Trigger warning for discussions of mental health and related subjects, including suicide.
There is one subject that Carolina students—and specifically Carolina students involved in feminist and/or social justice extracurricular work—consistently spend more time talking about than any other. It’s not “accessibility.” It’s not even “innovation,” although that concept has been repeated to the point of near-meaninglessness.
I’m talking specifically about “group agreements”—the set of guidelines for productive discussion and debate established before nearly every meeting in which controversial and potentially triggering topics might be discussed. Any student who has participated in One Act, Carolina United, Safe Zone, or any similar program should be very familiar with group agreements, which often include generalized values like respecting others and using “I” statements.
One popular addition to the set of group agreements in recent years has been “self-care,” a concept developed by feminist theorists and professional care workers to refer to the strategies by which we care for ourselves, in whatever way that works for us individually.
On the surface, many feminist and social justice organizations have embraced this concept of self-care as a facet of their work, often by including a cursory reminder of self-care within the group agreements portion of meetings, workshops, and trainings. In practice, this might look like facilitators encouraging participants to step out of the room if a topic is intolerably painful or triggering, to drink plenty of water during the session, to take breaks as needed, and so on.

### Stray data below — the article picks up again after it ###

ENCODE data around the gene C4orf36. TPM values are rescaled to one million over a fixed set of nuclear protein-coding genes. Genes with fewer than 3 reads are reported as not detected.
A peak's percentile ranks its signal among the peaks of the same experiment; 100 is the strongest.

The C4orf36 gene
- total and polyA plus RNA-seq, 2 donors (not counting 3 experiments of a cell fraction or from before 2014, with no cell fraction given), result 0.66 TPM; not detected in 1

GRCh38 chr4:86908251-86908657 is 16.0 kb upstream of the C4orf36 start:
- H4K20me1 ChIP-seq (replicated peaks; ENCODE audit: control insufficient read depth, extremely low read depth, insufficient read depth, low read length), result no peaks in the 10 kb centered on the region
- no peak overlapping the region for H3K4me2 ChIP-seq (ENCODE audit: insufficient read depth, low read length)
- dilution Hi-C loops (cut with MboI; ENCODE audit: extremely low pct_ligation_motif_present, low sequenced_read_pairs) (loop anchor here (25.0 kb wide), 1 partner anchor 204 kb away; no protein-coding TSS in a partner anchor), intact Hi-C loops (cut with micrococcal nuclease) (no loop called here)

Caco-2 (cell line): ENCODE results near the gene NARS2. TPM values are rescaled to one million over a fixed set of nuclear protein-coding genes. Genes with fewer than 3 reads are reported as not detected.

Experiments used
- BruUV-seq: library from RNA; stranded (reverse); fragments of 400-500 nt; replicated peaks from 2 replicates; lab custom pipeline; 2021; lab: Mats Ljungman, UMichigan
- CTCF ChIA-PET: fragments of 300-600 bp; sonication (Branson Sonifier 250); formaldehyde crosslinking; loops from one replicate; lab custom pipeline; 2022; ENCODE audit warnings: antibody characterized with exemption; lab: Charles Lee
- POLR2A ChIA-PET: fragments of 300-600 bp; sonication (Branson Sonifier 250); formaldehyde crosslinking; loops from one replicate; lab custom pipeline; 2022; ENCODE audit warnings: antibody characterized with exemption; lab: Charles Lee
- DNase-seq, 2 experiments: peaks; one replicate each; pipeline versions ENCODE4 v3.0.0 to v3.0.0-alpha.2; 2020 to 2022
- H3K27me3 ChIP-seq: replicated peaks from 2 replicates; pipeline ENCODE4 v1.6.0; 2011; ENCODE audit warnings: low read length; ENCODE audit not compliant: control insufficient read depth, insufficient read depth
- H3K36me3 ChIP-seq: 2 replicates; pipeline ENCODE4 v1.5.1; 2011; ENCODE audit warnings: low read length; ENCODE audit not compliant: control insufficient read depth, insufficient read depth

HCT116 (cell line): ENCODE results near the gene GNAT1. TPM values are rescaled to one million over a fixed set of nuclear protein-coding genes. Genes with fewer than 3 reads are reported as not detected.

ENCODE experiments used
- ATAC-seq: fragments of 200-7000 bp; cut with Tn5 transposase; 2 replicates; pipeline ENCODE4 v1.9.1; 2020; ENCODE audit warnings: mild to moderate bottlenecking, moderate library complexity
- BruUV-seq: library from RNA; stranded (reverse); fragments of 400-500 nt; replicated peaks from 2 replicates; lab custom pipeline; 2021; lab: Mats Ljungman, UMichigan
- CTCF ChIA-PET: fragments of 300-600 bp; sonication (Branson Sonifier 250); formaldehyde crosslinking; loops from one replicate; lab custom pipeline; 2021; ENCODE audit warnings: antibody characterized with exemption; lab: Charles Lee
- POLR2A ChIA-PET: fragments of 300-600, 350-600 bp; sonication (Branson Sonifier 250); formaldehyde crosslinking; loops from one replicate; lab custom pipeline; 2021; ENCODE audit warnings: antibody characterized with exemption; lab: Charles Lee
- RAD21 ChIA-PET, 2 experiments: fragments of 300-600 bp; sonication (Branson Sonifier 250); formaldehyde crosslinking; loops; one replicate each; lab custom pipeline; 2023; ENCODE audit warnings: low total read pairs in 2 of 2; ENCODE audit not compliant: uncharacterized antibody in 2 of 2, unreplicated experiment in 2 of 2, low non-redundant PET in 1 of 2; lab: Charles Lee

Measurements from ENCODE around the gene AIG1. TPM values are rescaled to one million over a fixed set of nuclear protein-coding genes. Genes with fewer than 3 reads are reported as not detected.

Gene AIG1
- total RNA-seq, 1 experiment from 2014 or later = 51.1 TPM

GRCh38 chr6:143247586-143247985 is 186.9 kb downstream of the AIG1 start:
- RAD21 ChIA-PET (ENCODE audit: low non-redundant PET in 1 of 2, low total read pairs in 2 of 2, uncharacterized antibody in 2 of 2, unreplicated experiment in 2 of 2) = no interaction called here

These are vital discussions and reminders of self-care we have in feminist spaces, but are they enough? Indeed, in a social and political culture that compromises the self-love and well-being of women, people of color, poor people, queer folks, students, people with disabilities, and everyone that lives at the intersection of these identities on a daily basis, can a simple nod to self-care every so often by feminists be enough to truly sustain us? How can we embody self-care not only as a group agreement at meetings but also as a guiding ethic at the very center of our work—in short, how can we practice what we preach?
For the past week I’ve seen student organizations including ReThink Psychiatric Illness, Stigma-Free Carolina, and Active Minds raising awareness of mental health issues around campus in honor of Mental Health Awareness Week, which is celebrated during the first full week of every October. These groups have done profound work this week to highlight the ways people living with mental illness engage in acts of resistance and struggle—particularly the specific challenges college students with mental illness often face